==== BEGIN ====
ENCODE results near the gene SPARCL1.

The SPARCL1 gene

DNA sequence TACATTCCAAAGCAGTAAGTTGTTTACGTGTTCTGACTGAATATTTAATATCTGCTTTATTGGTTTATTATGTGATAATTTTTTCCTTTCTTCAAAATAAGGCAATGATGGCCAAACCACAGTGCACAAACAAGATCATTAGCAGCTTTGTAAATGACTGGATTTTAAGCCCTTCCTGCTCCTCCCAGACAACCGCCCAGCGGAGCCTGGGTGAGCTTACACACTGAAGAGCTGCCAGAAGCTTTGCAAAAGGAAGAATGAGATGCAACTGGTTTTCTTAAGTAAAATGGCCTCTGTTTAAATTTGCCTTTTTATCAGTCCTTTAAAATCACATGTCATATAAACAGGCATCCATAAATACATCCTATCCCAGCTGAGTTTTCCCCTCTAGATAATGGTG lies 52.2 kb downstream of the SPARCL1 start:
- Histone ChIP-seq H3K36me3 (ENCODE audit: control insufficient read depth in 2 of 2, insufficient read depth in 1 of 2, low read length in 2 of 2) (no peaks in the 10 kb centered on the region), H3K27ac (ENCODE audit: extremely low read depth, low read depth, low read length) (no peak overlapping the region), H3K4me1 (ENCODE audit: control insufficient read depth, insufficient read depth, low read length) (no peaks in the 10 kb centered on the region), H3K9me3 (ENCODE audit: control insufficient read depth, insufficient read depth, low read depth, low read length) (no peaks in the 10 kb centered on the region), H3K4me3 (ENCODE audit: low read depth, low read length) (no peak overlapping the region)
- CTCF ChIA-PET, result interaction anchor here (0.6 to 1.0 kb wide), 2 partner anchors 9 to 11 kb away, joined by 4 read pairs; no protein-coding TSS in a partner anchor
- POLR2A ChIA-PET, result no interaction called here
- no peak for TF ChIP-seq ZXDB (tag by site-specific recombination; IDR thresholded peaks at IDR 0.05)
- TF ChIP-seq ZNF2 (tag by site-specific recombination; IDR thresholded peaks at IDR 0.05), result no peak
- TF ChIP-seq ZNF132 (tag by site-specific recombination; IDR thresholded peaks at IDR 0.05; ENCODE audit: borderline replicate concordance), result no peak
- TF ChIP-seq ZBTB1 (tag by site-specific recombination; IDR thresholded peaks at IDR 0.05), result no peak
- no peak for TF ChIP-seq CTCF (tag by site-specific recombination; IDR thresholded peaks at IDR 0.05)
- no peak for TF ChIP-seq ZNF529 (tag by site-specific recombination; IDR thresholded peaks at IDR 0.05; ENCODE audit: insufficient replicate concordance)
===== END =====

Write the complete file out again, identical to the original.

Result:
ENCODE results near the gene SPARCL1.

The SPARCL1 gene

DNA sequence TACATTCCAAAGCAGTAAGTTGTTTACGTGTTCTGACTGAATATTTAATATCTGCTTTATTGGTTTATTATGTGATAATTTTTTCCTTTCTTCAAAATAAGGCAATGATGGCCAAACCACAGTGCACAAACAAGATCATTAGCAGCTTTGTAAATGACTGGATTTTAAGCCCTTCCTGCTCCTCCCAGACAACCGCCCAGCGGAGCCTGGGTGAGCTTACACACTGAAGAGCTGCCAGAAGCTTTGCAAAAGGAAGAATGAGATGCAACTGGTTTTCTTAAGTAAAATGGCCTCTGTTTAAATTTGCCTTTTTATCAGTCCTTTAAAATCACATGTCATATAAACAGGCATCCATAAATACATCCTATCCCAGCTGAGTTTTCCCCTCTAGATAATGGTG lies 52.2 kb downstream of the SPARCL1 start:
- Histone ChIP-seq H3K36me3 (ENCODE audit: control insufficient read depth in 2 of 2, insufficient read depth in 1 of 2, low read length in 2 of 2) (no peaks in the 10 kb centered on the region), H3K27ac (ENCODE audit: extremely low read depth, low read depth, low read length) (no peak overlapping the region), H3K4me1 (ENCODE audit: control insufficient read depth, insufficient read depth, low read length) (no peaks in the 10 kb centered on the region), H3K9me3 (ENCODE audit: control insufficient read depth, insufficient read depth, low read depth, low read length) (no peaks in the 10 kb centered on the region), H3K4me3 (ENCODE audit: low read depth, low read length) (no peak overlapping the region)
- CTCF ChIA-PET, result interaction anchor here (0.6 to 1.0 kb wide), 2 partner anchors 9 to 11 kb away, joined by 4 read pairs; no protein-coding TSS in a partner anchor
- POLR2A ChIA-PET, result no interaction called here
- no peak for TF ChIP-seq ZXDB (tag by site-specific recombination; IDR thresholded peaks at IDR 0.05)
- TF ChIP-seq ZNF2 (tag by site-specific recombination; IDR thresholded peaks at IDR 0.05), result no peak
- TF ChIP-seq ZNF132 (tag by site-specific recombination; IDR thresholded peaks at IDR 0.05; ENCODE audit: borderline replicate concordance), result no peak
- TF ChIP-seq ZBTB1 (tag by site-specific recombination; IDR thresholded peaks at IDR 0.05), result no peak
- no peak for TF ChIP-seq CTCF (tag by site-specific recombination; IDR thresholded peaks at IDR 0.05)
- no peak for TF ChIP-seq ZNF529 (tag by site-specific recombination; IDR thresholded peaks at IDR 0.05; ENCODE audit: insufficient replicate concordance)